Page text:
Tuesday, May 24, 2011

When We Were Gods by Colin Falconer


Throughout the centuries, the legend of Cleopatra VII, Queen of Egypt, has fascinated and intrigued. But it has also been clouded by speculation, embellishment, and stormy controversy. Thousands of years after her death, she remains an iconic figure, an enigma; her fascinating life the fodder for numerous novels and movies. Of all the books I’ve read about this notorious heroine, Colin Falconer’s version is perhaps the most plausible and realistic version. He has struck a suitable balance between circumspect and entertainment. 


Cleopatra was born into the Ptolemaic dynasty sometime in late 69 BC – August 12, 30 BC. She was considered the last pharaoh of Ancient Egypt. She spoke Greek and later Egyptian, flaunting herself to the world as Isis, an Egyptian goddess. After the death of her father, as was tradition for Egyptian royal families of the time, she married her brothers, but after their deaths or murders, she became Egypt’s sole ruler. Her liaisons with Caesar strengthened her power and she bore him a son whom she named Caesarian.

Caesar

After Caesar’s horrific assassination, Cleopatra united with Marc Antony, handsome, powerful, and natural leader of men who loved the decadent life.

Marc Anthony

Together with Marc Antony they set out to defeat Caesar’s power hungry and ruthless nephew and heir, Octavian.

Octavian

Cleopatra bore the handsome, charismatic Marc Antony twins, Selene and Alexander.

Cleopatra and Marc Antony

But the fates brought little luck to Marc Antony and he committed suicide after failed battles. Heartbroken, Cleopatra followed him to the grave by allowing the bite of a poisonous asp to kill her.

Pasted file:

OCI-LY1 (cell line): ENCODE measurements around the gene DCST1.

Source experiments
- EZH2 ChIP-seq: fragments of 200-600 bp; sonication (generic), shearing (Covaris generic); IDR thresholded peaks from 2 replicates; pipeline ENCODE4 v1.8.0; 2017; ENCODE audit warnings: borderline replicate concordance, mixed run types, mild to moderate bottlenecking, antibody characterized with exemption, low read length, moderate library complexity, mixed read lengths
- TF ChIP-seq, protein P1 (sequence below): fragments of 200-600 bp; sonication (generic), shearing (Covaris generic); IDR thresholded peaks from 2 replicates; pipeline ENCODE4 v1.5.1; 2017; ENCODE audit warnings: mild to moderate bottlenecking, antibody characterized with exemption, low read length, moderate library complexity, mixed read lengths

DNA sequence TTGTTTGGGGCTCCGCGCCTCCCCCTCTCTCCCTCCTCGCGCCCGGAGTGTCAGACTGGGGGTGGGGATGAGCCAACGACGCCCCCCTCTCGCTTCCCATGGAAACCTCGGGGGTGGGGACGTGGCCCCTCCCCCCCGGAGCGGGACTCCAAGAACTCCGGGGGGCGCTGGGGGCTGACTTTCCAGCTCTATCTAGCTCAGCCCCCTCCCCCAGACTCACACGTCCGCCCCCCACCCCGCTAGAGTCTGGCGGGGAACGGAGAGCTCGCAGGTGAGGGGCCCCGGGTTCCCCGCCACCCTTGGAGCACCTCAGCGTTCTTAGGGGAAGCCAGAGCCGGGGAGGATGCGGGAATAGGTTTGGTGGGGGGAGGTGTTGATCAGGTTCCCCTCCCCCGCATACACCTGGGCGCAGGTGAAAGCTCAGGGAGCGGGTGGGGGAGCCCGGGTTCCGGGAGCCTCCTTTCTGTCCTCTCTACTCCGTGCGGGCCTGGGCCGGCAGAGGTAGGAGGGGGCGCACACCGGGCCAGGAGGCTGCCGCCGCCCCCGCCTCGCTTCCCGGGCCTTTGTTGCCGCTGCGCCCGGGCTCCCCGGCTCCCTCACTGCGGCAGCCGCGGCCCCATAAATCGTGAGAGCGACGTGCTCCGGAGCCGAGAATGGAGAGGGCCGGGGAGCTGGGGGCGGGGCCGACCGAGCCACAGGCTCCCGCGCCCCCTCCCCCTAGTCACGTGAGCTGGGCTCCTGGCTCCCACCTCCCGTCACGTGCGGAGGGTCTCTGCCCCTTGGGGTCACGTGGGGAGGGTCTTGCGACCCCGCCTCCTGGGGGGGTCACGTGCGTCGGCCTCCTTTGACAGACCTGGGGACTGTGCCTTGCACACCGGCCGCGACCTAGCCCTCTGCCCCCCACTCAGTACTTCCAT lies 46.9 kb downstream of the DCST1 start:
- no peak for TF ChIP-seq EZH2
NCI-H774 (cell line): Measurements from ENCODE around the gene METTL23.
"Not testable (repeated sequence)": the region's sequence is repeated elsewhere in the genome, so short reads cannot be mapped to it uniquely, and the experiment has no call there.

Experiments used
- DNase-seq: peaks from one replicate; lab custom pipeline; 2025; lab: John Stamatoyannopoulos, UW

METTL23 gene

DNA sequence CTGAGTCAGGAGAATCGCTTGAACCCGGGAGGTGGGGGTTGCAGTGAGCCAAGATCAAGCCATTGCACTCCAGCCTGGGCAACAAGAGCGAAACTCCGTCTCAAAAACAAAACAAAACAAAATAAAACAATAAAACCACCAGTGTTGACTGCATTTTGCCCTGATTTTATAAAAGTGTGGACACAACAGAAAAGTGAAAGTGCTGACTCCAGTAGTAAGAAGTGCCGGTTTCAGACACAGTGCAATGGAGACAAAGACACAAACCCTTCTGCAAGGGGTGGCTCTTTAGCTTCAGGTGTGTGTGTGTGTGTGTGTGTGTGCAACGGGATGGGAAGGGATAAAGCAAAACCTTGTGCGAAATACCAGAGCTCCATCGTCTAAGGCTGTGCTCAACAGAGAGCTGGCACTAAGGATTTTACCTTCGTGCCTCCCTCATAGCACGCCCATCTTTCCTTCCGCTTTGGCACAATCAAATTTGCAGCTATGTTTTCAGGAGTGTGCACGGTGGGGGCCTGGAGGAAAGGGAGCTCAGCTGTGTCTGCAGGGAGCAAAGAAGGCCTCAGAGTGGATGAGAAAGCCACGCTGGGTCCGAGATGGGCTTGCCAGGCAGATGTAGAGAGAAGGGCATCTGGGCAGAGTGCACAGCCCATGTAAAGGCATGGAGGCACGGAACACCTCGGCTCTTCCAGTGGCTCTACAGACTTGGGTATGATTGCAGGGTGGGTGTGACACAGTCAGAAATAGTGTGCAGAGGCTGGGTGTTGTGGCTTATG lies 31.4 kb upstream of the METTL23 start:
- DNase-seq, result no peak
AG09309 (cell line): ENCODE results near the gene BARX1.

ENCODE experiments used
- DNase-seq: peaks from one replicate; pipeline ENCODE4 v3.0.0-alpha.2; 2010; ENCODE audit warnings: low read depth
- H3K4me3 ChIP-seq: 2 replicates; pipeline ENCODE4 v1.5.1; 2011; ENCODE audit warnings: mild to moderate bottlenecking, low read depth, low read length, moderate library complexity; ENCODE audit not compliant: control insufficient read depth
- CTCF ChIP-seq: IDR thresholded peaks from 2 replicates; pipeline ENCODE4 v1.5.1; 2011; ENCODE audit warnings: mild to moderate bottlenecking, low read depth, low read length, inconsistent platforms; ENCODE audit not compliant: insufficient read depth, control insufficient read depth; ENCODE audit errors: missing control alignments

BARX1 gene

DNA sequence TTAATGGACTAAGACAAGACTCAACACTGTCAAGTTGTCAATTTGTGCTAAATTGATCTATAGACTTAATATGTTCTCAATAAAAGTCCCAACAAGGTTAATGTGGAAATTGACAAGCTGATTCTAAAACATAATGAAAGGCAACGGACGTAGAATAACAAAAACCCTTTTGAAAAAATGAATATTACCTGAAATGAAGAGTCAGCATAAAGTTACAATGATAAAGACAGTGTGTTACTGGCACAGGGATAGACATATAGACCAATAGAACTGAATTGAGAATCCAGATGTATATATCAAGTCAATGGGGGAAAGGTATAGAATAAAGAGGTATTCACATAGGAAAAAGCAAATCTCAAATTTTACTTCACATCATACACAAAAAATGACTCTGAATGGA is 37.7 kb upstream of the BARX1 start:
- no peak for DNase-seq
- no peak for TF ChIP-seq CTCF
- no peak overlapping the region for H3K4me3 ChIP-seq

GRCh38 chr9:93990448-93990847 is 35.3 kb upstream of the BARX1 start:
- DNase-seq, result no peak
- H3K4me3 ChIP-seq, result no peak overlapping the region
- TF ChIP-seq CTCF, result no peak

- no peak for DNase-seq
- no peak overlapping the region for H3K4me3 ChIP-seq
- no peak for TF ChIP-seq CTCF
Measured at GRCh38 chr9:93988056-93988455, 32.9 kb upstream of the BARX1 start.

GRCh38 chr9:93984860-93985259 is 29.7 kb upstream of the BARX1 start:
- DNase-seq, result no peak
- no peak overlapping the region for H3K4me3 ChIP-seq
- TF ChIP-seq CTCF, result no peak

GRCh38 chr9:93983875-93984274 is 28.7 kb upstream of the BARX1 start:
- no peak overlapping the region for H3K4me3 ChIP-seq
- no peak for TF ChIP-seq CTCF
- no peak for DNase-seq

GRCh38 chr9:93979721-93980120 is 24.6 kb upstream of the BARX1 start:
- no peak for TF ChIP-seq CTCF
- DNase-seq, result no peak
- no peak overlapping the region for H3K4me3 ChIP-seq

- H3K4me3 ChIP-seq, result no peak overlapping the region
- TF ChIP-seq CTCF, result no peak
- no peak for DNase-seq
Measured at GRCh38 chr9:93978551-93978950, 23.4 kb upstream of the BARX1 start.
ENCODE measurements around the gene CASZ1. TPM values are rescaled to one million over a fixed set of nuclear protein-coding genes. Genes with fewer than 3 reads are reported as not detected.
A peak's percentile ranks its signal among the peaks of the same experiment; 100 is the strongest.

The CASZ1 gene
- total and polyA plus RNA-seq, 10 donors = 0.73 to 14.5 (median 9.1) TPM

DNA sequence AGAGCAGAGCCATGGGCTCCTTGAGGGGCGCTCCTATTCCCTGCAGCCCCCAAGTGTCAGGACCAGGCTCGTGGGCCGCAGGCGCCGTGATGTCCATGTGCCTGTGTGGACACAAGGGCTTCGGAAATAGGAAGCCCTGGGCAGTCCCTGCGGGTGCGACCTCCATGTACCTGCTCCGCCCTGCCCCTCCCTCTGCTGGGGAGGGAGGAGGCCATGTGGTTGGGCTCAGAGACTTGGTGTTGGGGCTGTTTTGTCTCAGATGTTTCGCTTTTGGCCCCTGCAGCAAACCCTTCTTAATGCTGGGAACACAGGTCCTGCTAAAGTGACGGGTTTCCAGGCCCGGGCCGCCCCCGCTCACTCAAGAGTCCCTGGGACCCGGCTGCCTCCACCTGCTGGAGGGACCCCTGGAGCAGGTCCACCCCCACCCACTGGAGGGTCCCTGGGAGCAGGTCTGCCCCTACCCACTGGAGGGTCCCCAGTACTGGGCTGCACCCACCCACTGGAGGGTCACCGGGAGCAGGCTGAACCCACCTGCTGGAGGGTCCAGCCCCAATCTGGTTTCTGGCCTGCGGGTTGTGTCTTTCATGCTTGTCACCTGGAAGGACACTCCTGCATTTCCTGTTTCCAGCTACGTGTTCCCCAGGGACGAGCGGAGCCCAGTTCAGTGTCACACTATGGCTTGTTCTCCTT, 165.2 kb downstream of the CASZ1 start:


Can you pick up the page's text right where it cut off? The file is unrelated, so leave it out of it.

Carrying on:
Cleopatra by Frank Dicksee

The novel opens when Cleopatra is 18 years old at the death of her father, Ptolemy. Intrigue and danger follows as powerful men try to usurp the throne of Egypt from her. My favourite passage in the novel is the very first scene where Marc Antony is introduced. I must have read and re-read that scene no less than ten times just for the pure enjoyment. Nothing short of brilliant and so much fun! The story unfolds chronologically, realistically, and with a wonderful mix of fiction and fact. I cannot state it enough how real the story seemed and how believable the author portrayed Cleopatra to the reading audience. Her cunning and wisdom was more than adequately captured, as was her devotion to her children, her country, and her love for Caesar and Marc Antony.

The author’s writing style is direct and easy, allowing the reader to immerse themselves into the story seamlessly. Cleopatra evolves as a sensual, strong, woman trapped in a world of betrayal and the constant battle for power and supremacy. I liked this author’s prose and the way he tells a story. He worked hard to present the facts, but was able to add enough color and individuality to keep me turning and turning the pages. The level of detail made this novel real as life itself. This is the first novel I’ve read by Colin Falconer, but it won’t be the last. I’ll be collecting all of his books and will avidly follow his career from here on in. Bravo Mr. Falconer! Thank you for the pleasure of reading such a fine book. Now, off to Amazon to acquire The Sultan’s Harem.
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